Crowdfunding Science 101
I’m gearing up for my first, high stakes experiment in science crowdfunding, the details of which I will be posting in blog form in dribs and drabs over the days and weeks ahead. In a nutshell, an academic partner and I will team up to propose a self-contained, two-to-three month, one-to-two person, basic research project with relevance to psychopharmacology, mental health and substance abuse.
As an experimentalist by training and by disposition, I tend to wade into complex problems. Before rushing headlong into a new experiment, I remind myself of that kernel of wisdom imparted to me by my mentors: do a literature search first!
So that’s exactly what I did. And like a lot of great ideas whose time has come, convergence is commonplace. After poking around the Internet I discovered that someone’s already tried the experiment, but it didn’t work and I needed to figure out why.
For the completely uninitiated, I penned a few general thoughts on crowdfunding here; for meatier fare, I recommend perusing the blog of the SciFund Challenge, a science crowdfunding consortium of mostly ecology-centered projects organized by Jai Ranganathan (@jranganthan) and Jarrett Byrnes (@jebyrnes).
I think it’s safe to assume that most people are familiar with Kickstarter, the Abraham of crowdfunding sites that begat numerous descendants. What might be less known is that the science crowdfunding space is currently convulsing with competition, resulting in several different portals: RocketHub, which hosted the SciFund Challenge; Petridish, which was founded by a former venture capitalist, Matt Salzberg (@mattsalz); and Microryza, a Seattle outfit whose motto is essentially “by scientists, for scientists.” The major difference between these portals is whether they abide by the all-or-nothing rule: Petridish and Microryza do, but RocketHub lets you keep what you raise.
The case study I want to discuss here is an underfunded (and, alas, unsuccessful) project on Petridish called “Listening for cancer: Early detection using laser ultrasound.” This project was proposed by John A. Viator, an Associate Professor of Biological Engineering and Dermatology at the University of Missouri. Viator asked for $7,500 to purchase equipment and provide additional financial support to trainees in his lab, but he raised $2,415 from 40 backers, and according to all-or-nothing house rules, he received zero funds.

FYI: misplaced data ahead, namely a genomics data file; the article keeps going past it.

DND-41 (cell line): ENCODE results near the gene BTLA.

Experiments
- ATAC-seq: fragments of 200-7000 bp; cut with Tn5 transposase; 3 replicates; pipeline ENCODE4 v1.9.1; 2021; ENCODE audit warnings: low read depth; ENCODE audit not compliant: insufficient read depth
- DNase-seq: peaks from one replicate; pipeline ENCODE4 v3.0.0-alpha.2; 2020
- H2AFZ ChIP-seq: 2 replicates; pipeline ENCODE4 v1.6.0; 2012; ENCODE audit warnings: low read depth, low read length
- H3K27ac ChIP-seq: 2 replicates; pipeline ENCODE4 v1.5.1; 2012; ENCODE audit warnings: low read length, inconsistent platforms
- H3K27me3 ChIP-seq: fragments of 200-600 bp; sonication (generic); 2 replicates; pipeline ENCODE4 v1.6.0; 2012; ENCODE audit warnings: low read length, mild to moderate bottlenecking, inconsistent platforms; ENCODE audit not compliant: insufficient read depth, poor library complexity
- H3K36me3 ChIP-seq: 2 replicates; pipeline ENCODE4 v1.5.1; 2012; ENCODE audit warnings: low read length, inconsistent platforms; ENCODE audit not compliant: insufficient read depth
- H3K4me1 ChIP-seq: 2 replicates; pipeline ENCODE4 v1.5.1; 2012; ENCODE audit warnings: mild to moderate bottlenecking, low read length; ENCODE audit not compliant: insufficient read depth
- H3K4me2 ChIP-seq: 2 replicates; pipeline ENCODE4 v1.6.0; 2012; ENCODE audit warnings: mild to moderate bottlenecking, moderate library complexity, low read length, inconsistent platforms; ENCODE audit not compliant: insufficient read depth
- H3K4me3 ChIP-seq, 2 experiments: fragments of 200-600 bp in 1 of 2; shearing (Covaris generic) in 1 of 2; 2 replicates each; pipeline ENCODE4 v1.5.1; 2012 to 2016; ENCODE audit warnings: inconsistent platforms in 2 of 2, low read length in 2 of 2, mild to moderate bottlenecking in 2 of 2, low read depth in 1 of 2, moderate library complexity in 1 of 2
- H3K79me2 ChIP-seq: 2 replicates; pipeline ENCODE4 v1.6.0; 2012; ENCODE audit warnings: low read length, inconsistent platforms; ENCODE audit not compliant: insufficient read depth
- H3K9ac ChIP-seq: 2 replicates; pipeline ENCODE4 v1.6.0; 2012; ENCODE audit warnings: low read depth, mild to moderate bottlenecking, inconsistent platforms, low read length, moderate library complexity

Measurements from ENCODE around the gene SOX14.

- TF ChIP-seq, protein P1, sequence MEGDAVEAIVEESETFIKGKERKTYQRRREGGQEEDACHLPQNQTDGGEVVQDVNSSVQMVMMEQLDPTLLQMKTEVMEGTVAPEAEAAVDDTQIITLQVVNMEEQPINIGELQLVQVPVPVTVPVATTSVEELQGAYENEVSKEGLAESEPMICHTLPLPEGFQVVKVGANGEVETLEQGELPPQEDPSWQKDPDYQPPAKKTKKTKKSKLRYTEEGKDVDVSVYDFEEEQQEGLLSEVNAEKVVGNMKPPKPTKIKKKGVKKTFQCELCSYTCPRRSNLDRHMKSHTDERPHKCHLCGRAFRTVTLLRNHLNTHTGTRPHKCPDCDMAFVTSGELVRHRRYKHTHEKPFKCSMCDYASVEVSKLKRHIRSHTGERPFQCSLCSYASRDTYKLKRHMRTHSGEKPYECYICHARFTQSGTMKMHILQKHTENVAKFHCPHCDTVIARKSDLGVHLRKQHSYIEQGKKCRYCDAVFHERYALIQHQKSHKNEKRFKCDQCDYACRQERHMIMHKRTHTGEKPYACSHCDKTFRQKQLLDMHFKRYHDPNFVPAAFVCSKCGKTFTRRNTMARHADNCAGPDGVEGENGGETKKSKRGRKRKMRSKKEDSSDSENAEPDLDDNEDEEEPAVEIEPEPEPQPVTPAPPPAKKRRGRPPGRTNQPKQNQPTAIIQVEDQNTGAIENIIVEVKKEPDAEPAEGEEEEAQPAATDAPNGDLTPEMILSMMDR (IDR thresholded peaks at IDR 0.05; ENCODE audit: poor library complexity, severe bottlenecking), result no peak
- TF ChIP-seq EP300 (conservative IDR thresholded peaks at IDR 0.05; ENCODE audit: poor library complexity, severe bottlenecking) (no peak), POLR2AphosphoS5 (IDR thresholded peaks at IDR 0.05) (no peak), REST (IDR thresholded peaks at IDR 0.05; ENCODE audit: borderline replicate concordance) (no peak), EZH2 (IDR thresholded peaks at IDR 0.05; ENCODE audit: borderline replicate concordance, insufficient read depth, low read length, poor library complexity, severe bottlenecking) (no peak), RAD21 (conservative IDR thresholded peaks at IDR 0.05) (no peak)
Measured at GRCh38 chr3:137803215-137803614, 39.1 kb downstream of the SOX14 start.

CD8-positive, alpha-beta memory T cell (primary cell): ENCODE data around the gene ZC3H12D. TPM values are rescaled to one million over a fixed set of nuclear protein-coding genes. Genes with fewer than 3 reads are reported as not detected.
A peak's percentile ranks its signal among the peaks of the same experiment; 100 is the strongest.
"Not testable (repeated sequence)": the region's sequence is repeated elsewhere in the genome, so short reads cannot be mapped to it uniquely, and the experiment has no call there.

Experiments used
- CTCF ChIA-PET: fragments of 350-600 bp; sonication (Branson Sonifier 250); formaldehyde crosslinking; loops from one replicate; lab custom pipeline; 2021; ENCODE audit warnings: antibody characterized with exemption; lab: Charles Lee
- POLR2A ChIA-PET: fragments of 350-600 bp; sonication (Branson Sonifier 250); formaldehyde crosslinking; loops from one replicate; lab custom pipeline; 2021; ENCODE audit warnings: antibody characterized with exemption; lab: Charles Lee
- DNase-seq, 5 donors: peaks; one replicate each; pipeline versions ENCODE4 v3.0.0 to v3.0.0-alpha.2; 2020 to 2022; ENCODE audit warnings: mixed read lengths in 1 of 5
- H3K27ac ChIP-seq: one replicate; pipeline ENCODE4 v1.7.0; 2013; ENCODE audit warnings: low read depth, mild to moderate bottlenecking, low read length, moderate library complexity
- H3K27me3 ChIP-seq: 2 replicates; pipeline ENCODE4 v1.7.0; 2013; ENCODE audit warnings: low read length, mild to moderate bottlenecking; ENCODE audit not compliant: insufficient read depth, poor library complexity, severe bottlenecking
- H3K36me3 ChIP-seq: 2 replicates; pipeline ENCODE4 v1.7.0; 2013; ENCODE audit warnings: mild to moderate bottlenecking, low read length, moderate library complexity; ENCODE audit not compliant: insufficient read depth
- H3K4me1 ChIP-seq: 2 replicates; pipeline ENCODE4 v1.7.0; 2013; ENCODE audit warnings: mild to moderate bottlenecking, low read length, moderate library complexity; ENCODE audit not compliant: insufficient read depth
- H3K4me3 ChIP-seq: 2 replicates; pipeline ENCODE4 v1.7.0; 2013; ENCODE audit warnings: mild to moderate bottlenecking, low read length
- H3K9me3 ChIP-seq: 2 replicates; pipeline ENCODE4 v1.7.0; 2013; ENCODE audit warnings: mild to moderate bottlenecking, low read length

I spoke to Viator a few days ago and we played Monday morning quarterback. What follows is a recap of our conversation, relying on notes I made immediately after the call. Viator told me that he found out about Petridish from a colleague. Viator noticed right off the bat, as would any biomedical researcher who runs even the smallest of groups, that the typical requested funds, ranging from $500 – $5,000, would not make a dent in the budget of most academic labs. For a benchmark, my two-person lab at Princeton costs on average $15,000 to run – each month!
I then asked Viator about his interaction with the university grants administration office, because I suspected that they would be a bottleneck. Viator wanted to be able to say to potential backers on Petridish that their contributions would be tax-deductible, but that required accounting maneuvers by the grants office. Not surprisingly, inertia and/or inexperience with crowdfunding in the grants office meant Viator’s requests languished for several weeks. Undaunted, Viator plowed ahead.
As an aside, I broached the possibility of using a lab’s gift account to store the funds, and I would love to get comments/feedback below from other university scientists who are familiar with the policies of their home institutions.
Finally, I wanted to know if he could do it all again, what would Viator do differently the second time around. Above all else, he said that his proposal didn’t receive enough press coverage, and that next time he would conduct a more proactive media campaign. I remarked that perhaps his video call to action could have been more targeted and shorter. Most people recommend 2-3 minutes top, his was ~7 minutes long because it was a talk he had given that was on hand before he launched on Petridish. When you watch the video you get the sense that this is a scientist who gives a good talk and knows his science backwards and forwards, but I’m not sure that alone convinces the greatest number of prospective funders to open their wallets.
I’ll stop there and open the floor to discussion.